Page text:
There are critics and supporters lined up on both sides of the robo divide. Yet in spite of opposition, the adoption of robo advice is increasing. More advisors, Broker Dealers and even traditional channels like wirehouses have been turning to digital wealth management platforms—whether licensing, building their own or buying them outright. Aite Group estimated that digitally-driven assets would increase from $2 billion in 2013 to $53 billion by year-end 2015. Cerulli Associates estimates that the market for robo platforms used by advisors will be close to $500 billion by 2020.

If my doctor and my lawyer are bound by law to put my best interests first, why isn’t my financial advisor?

And while strong growth shows that they can play a role, one thing is clear: Robos alone are not the answer. Robos can never replace the value of guided advice. Make no mistake, the last thing a client wants is to call a robo – and get a busy signal. But robos combined with guided advice can help advisors efficiently serve multiple clients across their entire book of business, from the largest to the smallest.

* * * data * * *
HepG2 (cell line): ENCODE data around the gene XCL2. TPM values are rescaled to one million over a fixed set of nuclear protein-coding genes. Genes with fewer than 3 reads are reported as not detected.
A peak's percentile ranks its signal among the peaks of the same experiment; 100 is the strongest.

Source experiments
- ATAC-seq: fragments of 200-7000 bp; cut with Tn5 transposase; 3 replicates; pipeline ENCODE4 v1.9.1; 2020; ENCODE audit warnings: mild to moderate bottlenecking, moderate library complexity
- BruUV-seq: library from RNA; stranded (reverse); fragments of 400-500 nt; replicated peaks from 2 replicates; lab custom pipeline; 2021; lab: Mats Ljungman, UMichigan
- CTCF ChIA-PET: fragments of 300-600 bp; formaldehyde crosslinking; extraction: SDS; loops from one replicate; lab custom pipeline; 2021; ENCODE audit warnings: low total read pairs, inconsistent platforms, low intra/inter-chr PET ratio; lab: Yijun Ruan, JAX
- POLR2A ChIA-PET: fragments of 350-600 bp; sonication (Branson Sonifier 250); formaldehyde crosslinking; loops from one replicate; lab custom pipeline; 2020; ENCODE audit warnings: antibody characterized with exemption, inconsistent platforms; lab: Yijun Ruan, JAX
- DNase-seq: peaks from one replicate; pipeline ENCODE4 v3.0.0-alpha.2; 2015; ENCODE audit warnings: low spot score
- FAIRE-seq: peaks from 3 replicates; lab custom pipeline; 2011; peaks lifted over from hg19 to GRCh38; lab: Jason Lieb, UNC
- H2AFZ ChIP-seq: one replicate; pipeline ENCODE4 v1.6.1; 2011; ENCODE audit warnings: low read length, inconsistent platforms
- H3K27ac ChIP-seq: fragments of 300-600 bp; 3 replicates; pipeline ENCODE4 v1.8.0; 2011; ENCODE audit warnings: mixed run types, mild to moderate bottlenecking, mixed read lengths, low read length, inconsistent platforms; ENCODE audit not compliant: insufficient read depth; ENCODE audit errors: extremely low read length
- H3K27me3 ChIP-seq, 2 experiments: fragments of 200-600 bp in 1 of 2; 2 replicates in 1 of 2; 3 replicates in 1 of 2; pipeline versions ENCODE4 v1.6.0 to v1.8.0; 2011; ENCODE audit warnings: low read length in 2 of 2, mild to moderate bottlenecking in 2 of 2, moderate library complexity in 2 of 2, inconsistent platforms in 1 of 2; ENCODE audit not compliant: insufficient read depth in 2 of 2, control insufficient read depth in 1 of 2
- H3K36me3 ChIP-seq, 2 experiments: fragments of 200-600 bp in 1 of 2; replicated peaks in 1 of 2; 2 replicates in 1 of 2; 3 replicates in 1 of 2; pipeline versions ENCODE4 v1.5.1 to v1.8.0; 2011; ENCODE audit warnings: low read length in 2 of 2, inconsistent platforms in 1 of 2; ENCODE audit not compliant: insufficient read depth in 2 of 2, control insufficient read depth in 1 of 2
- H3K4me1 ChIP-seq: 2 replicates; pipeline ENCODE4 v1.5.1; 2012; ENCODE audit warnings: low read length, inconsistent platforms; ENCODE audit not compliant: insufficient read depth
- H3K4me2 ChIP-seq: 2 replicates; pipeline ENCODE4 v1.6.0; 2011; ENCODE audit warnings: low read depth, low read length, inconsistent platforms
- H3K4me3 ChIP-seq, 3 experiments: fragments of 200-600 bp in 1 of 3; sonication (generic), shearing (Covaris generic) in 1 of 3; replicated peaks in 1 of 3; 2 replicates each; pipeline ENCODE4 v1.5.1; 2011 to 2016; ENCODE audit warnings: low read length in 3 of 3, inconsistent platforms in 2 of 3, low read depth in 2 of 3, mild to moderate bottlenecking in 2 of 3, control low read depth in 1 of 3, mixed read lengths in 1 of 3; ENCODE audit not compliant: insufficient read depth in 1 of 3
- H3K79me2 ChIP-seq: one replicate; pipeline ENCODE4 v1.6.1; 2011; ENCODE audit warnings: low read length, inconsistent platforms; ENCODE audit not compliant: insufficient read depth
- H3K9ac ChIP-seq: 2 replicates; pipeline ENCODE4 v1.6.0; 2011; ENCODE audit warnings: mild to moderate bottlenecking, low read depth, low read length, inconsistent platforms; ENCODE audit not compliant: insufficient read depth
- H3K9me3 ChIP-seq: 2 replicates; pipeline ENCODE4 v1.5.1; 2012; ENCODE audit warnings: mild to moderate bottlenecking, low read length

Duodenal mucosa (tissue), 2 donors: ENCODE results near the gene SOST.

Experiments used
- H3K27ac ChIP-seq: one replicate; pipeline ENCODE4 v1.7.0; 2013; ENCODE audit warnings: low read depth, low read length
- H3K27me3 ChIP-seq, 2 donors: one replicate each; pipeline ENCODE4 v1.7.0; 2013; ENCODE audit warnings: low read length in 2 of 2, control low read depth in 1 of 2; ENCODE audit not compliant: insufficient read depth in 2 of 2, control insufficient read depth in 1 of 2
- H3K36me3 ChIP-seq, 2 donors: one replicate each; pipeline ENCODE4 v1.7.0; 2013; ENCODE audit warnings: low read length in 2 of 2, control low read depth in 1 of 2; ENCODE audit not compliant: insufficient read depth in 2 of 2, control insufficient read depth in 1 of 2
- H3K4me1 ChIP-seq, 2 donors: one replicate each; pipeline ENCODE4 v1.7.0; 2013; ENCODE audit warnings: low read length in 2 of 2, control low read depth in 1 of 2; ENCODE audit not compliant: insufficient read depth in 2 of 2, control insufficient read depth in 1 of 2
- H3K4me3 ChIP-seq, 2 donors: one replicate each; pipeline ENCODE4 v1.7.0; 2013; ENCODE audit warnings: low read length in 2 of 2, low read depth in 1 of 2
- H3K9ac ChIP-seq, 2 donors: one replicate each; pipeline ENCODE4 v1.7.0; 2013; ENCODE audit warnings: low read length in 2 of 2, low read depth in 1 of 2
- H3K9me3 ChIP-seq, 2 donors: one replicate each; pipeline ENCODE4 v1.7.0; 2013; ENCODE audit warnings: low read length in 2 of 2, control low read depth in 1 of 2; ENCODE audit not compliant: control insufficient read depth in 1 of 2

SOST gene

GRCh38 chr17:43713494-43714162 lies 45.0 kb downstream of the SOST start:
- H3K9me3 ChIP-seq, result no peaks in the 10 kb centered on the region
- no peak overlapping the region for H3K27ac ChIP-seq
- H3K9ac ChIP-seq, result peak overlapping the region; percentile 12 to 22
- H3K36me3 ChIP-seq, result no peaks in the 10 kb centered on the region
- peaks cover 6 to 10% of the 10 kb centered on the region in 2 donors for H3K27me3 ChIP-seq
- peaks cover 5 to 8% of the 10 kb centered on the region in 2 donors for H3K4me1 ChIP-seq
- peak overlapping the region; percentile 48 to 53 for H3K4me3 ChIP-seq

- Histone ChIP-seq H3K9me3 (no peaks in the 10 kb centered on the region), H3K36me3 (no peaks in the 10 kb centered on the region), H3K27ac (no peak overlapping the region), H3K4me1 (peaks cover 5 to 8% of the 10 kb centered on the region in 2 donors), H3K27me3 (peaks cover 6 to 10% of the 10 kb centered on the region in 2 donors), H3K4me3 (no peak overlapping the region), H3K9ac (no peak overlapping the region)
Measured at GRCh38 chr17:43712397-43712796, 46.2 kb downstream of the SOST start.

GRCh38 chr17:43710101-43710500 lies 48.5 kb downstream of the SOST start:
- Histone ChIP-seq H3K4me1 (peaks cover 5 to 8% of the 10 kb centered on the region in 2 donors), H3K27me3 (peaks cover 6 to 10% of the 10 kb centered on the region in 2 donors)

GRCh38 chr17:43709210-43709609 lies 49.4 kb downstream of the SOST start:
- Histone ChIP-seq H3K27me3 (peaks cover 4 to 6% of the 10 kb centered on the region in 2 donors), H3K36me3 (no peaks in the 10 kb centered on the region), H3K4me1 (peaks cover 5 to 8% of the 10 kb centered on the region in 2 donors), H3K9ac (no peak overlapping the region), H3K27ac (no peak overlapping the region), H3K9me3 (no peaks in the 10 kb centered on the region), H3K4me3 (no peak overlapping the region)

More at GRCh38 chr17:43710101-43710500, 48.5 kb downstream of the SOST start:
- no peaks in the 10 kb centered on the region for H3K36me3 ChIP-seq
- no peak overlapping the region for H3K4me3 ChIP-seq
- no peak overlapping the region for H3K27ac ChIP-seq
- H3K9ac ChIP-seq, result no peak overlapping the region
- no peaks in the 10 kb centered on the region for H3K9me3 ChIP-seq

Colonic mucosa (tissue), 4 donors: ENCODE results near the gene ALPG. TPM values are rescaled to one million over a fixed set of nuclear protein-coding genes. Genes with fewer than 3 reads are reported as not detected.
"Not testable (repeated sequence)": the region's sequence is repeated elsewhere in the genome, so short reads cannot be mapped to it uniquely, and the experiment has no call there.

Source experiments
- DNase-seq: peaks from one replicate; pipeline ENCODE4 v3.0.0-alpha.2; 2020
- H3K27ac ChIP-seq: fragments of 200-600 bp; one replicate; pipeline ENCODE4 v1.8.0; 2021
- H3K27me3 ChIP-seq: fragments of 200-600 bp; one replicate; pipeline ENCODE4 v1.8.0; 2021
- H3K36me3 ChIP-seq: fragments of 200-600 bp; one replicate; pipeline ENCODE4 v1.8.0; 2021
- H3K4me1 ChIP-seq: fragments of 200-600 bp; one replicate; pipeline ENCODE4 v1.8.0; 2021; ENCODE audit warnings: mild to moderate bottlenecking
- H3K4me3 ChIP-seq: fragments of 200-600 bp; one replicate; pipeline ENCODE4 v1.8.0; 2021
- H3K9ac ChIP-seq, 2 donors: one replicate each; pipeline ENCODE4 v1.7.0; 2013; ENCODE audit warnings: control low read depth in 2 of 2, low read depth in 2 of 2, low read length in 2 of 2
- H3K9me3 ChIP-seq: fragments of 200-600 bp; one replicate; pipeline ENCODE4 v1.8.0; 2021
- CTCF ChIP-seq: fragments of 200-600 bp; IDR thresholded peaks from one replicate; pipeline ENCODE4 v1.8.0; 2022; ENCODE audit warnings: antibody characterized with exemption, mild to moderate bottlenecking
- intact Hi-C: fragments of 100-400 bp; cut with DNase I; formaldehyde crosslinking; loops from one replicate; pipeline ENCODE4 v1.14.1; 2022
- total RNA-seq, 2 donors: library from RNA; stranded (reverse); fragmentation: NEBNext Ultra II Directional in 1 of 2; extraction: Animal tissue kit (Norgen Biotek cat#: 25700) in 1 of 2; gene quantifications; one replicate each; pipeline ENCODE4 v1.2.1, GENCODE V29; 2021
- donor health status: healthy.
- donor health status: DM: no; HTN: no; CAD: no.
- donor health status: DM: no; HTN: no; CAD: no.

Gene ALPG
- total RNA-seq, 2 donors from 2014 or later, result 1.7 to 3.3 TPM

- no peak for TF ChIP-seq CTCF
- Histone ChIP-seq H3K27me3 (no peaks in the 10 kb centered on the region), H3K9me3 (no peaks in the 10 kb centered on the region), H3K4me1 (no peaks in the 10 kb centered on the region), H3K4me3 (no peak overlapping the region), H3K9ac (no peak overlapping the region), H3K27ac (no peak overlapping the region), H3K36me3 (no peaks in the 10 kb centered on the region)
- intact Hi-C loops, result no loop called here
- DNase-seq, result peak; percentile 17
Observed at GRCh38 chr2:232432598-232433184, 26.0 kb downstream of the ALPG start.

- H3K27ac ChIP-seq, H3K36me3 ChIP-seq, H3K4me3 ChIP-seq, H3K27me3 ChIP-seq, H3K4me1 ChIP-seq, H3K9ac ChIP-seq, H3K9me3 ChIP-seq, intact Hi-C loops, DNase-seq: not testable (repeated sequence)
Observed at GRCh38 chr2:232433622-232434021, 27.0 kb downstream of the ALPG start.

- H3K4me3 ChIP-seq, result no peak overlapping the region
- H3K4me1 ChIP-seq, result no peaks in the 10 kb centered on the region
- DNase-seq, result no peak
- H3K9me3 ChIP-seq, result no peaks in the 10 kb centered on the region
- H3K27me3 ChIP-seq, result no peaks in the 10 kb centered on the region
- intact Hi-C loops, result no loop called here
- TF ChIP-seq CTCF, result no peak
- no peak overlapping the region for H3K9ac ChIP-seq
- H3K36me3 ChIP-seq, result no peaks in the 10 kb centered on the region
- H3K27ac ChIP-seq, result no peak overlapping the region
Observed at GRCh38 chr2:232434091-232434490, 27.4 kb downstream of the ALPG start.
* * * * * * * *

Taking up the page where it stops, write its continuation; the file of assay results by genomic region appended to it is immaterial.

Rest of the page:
Many critics of the DOL ruling have argued that it would cause smaller balance accounts to be ignored because managing them would be cost prohibitive. These same critics say that commissions paid to advisors by product providers help subsidize the cost of managing these accounts. This is where robos offer another option. More advisors today are now integrating robos into their practice as a solution for efficiently and competitively serving smaller balance accounts.

And as we learned in our 2015 Advisor Authority study, the majority of early adopters are currently using robos for their wealthier clients as well. Of advisors currently using robo, 52% report that they most often use it for clients with over $1 million in investable assets – and a full 20% say that they use it most often for clients with over $10 million in investable assets. As early adopters know, these digital advisory solutions can be effective for the low-cost and passively managed portion of any investor’s portfolio.